Writing For Real People
Here’s a thought that occurred to me sometime last year, but has always been a strange thought that I’ve never thought to share:
“Remember to write for real people”.
It seems a little strange, does it? Well, it’s true.
Every single piece of writing is a piece of communication that’s directed towards a real person and should be created with that in mind.
If it seems a little bit too commonsensical to you, then let me give you a bit more context that’s tied to this situation: The fact that I’m writing this blog post to serve you, a real person.
As far as I know, you’re not a robot (unless I’m mistaken!), and neither are you just a number on WordPress – you are a real living human being with your own goals, hopes and dreams, and you have limited time and energy.
As a reader of this blog, you could continue to read this blog, comment on it, and share it with others, which would be great for me as a writer and supremely encouraging – and as the writer who wants to build an audience, I would like you to read it, share it with your friends, and come back.
In other words… What you see here needs to be worth that time and energy!
But now, let’s step away from blog posts for a minute and generalize.
If you’re writing a school essay, you’re writing it for a teacher who is going to give you a good grade if they think that it’s well-reasoned or impressive; that is his or her job!
If you’re writing a story, you’re writing it for someone who wants to be entertained and to have something to talk about with their friends!
What this all means is that every single piece of writing that you ever create will be directed towards a real person!
That’s why when you write a school essay for a teacher, writing grammatically is a must, and writing logically is a plus!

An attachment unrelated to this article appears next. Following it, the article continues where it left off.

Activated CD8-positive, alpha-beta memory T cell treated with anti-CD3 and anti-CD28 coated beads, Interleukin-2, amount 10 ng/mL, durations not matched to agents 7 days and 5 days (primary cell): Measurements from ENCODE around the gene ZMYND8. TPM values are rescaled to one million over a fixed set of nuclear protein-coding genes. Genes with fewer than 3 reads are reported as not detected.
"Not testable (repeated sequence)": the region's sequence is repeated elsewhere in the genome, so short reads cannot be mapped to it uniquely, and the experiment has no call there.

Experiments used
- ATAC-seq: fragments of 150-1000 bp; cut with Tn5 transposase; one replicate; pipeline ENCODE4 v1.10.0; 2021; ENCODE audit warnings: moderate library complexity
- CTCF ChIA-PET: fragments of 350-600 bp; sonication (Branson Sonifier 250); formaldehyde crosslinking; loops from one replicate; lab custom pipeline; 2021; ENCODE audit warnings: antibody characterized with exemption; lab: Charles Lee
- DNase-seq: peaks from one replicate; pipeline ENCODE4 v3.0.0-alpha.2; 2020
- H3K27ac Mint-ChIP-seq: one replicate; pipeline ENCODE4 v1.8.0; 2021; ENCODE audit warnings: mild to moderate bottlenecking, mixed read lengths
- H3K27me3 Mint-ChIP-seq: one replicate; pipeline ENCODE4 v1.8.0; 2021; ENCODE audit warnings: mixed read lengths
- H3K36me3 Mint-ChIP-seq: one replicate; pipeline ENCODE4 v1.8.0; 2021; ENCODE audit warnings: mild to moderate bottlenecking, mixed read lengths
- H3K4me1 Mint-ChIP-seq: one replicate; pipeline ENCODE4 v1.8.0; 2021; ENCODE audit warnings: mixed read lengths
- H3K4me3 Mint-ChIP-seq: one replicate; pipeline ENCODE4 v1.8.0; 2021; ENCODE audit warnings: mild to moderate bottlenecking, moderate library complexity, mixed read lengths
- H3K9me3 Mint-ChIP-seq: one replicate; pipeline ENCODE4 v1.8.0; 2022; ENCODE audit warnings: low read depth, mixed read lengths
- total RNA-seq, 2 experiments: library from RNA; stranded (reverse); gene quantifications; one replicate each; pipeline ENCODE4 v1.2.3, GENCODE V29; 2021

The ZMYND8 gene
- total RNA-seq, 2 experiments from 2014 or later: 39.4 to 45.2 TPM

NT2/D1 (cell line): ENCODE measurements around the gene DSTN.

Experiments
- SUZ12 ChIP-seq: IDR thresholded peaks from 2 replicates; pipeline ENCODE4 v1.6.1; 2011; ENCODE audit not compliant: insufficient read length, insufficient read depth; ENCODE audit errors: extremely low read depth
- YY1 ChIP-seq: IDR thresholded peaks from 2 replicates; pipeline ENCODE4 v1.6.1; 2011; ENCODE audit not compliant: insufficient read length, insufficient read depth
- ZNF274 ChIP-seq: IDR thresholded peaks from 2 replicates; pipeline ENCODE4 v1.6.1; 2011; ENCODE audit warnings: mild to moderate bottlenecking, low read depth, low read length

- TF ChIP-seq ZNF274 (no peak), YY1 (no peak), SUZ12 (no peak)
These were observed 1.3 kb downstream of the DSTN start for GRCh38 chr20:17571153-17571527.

It’s why we think about the order in which you present words, why punctuation matters, and why we care that your writing is well-researched and contains both facts as well as good reasoning!
That’s why when you write a story, you think about whether the premise is entertaining, the pacing is great, and whether the audience is suited for and connect with it!
When we write, we must consider the reader and what they want!
That is the absolute fundamental of good writing, and that’s where things like ‘show and do not tell’ and ‘use good grammar’ come into play – because these are respectively important for helping readers to not get caught up in word salad and to not be confused simply because they don’t understand the meaning that you’re trying to convey!
Of course, this sometimes can seem difficult to implement, and you might make the (valid!) argument that people may not even know what they want, what we think that people want does not actually align with what they do want, and what we personally want isn’t always something that can be compromised because we have our own thoughts, preferences, and things that we personally prefer to share and not.
I feel that there are certainly many things that as humans we share in wanting, though – the need to receive good and valuable information efficiently, the need (or the want?) to be entertained by what we read, the need to feel a sense of human connection with the author or a sense of relatability to the piece.
To understand these things, I believe that lifelong learning by looking at the world and immersing oneself within it is crucial – I believe all good writing comes from learning about people and from reading books extensively over time, learning about the world, and coming to observe things in such a way that we better understand them over time. 🙂
On my part, I’ll always be grateful for the people who are here, knowing that they are real people with real thoughts, wishes, and dreams; I think that I could have supported some of these dreams a little better during the time that I’ve had before, but hope that somehow or another, that will carry forward in this blog.
Please share this if you find it valuable, and I look forward to writing much more in the future!